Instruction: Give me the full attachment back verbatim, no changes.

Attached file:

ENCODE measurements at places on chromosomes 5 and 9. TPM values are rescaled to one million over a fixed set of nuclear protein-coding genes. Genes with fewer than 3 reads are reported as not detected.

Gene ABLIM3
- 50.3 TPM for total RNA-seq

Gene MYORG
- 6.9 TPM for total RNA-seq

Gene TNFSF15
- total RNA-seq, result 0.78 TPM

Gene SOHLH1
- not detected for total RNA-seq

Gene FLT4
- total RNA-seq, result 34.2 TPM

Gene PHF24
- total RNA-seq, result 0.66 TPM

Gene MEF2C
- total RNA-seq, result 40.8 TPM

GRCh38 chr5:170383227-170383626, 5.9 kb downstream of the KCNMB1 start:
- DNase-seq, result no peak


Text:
ENCODE measurements at places on chromosomes 5 and 9. TPM values are rescaled to one million over a fixed set of nuclear protein-coding genes. Genes with fewer than 3 reads are reported as not detected.

Gene ABLIM3
- 50.3 TPM for total RNA-seq

Gene MYORG
- 6.9 TPM for total RNA-seq

Gene TNFSF15
- total RNA-seq, result 0.78 TPM

Gene SOHLH1
- not detected for total RNA-seq

Gene FLT4
- total RNA-seq, result 34.2 TPM

Gene PHF24
- total RNA-seq, result 0.66 TPM

Gene MEF2C
- total RNA-seq, result 40.8 TPM

GRCh38 chr5:170383227-170383626, 5.9 kb downstream of the KCNMB1 start:
- DNase-seq, result no peak